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London Borough of Croydon (20 005 449)

Category : Education > Alternative provision

Decision : Upheld

Decision date : 12 Aug 2021

The Ombudsman's final decision:

Summary: Ms C complained about the Council’s failure to ensure her child was provided with a suitable education when she was unable to attend school for health reasons. We find there were several faults in the Council’s actions in this matter, leading to injustice for Ms C. A remedy has been agreed.

The complaint

  1. The complainant, whom I shall call Ms C, complained the Council failed to arrange education for her child, B, from 23 March 2019 when she became too unwell to attend school due to anxiety. Ms C reports that in addition to lack of education this caused B’s mental health to suffer because of uncertainty, and the family has been caused considerable stress and worry, as well as financial expenditure on online tuition, plus time and trouble seeking to have the matter satisfactorily resolved.

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What I have investigated

  1. I have exercised discretion to investigate the Council’s action in respect of the provision of education for B since April 2019. While Ms C did not complain to the Ombudsman until September 2020, there is evidence Ms C was trying to reach agreement with the Council in the preceding period, and the impact of Covid-19 restrictions during this time was also an appropriate consideration.

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The Ombudsman’s role and powers

  1. We investigate complaints about ‘maladministration’ and ‘service failure’. In this statement, I have used the word fault to refer to these. We must also consider whether any fault has had an adverse impact on the person making the complaint. I refer to this as ‘injustice’. If there has been fault which has caused an injustice, we may suggest a remedy. (Local Government Act 1974, sections 26(1) and 26A(1), as amended)
  2. If we are satisfied with a council’s actions or proposed actions, we can complete our investigation and issue a decision statement. (Local Government Act 1974, section 30(1B) and 34H(i), as amended)
  3. We cannot investigate late complaints unless we decide there are good reasons. Late complaints are when someone takes more than 12 months to complain to us about something a council/care provider has done. (Local Government Act 1974, sections 26B and 34D, as amended). In this case, as set out above, I have exercised discretion to investigate.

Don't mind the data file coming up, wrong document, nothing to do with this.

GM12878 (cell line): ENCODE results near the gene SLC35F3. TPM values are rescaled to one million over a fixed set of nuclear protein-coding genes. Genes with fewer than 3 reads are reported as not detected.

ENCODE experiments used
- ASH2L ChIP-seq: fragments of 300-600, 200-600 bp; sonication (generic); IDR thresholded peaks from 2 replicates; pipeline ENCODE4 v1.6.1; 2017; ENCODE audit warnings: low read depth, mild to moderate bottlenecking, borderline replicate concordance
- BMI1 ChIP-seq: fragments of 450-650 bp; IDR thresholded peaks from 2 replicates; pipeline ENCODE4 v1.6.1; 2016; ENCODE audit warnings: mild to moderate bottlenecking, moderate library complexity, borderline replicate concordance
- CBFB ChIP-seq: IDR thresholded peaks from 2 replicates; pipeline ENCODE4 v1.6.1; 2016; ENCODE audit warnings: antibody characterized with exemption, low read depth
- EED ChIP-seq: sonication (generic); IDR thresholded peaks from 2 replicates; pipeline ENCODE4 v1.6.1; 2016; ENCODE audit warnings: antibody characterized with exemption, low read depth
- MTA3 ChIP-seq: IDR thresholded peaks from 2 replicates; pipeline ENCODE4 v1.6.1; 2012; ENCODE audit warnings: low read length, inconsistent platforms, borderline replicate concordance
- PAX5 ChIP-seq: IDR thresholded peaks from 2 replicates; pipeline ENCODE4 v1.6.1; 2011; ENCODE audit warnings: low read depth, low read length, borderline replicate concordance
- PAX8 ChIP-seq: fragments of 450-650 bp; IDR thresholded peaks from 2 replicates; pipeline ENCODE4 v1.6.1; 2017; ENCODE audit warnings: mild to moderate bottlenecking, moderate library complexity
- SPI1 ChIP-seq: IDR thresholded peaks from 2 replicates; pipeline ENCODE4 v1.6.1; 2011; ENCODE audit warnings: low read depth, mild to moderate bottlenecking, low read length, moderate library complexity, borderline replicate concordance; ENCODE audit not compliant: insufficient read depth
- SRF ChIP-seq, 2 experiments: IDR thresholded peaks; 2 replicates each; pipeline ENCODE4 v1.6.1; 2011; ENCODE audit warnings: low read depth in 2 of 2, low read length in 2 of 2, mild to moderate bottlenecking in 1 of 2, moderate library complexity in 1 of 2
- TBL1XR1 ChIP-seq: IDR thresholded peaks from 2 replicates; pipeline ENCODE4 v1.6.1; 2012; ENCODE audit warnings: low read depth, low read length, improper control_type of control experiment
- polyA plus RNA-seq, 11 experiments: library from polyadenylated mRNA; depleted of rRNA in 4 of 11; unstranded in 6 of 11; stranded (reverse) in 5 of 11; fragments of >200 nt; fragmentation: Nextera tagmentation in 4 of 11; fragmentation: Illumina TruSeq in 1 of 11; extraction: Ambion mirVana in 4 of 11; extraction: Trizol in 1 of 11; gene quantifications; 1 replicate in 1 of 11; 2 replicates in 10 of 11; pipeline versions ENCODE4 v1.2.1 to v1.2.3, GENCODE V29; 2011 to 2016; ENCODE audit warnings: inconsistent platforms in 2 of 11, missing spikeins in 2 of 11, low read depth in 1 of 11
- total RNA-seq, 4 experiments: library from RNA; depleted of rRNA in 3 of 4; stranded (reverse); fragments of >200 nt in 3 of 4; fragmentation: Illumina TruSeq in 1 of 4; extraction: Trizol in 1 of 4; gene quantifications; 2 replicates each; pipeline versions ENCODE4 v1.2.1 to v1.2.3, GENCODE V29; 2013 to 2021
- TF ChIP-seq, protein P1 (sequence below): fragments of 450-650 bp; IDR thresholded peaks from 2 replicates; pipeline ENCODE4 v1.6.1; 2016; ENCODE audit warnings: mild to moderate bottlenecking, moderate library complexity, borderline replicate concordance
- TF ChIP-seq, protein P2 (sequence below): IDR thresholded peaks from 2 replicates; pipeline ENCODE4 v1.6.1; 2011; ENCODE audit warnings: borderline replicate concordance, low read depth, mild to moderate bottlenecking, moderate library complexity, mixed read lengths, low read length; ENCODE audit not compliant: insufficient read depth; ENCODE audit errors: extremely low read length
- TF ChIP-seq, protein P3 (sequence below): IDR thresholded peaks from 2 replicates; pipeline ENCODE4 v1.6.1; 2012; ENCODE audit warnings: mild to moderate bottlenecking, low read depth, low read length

4. The law says we cannot normally investigate a complaint when someone can appeal to a tribunal. However, we may decide to investigate if we consider it would be unreasonable to expect the person to appeal. (Local Government Act 1974, section 26(6)(a), as amended)
  5. We cannot investigate a complaint if someone has appealed to a tribunal. (Local Government Act 1974, section 26(6)(a), as amended)
  6. The First-tier Tribunal (Special Educational Needs and Disability) considers appeals against council decisions regarding special educational needs. We refer to it as the SEND Tribunal in this decision statement.

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How I considered this complaint

  1. I considered all the information provided by Ms C about her complaint. I made written enquiries of the Council and took account of the information it provided in response.
  2. Ms C and the Council had an opportunity to comment on my draft decision.

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What I found

Legal and administrative information

  1. The Education Act 1996 (Section 19) provides the basis for statutory guidance. This states that education authorities must make suitable educational provision for children of compulsory school age who are absent from school because of illness, exclusion or otherwise. The provision can be at a school or otherwise, but must be suitable for the child’s age, ability, and aptitude, including any special needs.
  2. Statutory guidance, ‘Alternative Provision’, published in January 2013, sets out that such provision should start as quickly as possible and enable pupils to achieve on a par with mainstream children. Further statutory guidance, ‘Education for children with health needs who cannot attend school’ published in May 2013, states that, while there is no legal deadline to start provision, it should be arranged as soon as it is clear a child will be absent for health reasons for more than 15 days. It also states that some forms of provision, such as one-to-one provision, which is intensive, need not be full-time.
  3. The Council’s policy in relation to the education of pupils with medical needs includes the following:
    “The school's co-ordinator for children with medical needs will take an active and continuing role in their educational, social and emotional progress. The school will at all times aim to work in partnership with parents to ensure the best possible outcomes and a return to school as soon as possible. Where a child’s health condition requires an extended period of absence from school, the school may need to seek the assistance of the Springboard Service. Staff at the service, including hospital tutors, will support pupils who are temporarily unable to attend classes on a full-time basis. These pupils may be:
    (a) Children who have been deemed by a medical practitioner as being too ill to attend the school for more than 15 days or who have conditions which lead to recurrent absences from school which becomes significant in the longer term;
    (b) Pupils with mental health problems who are unable to attend school.
    …. The aim of Springboard will be to support the school in its work to reintegrate pupils into full time education at the earliest possible opportunity. In the greatest number of cases this means a return to mainstream education….The school will do all that it can to fully implement Croydon’s policy on the education of children and young people with medical needs”.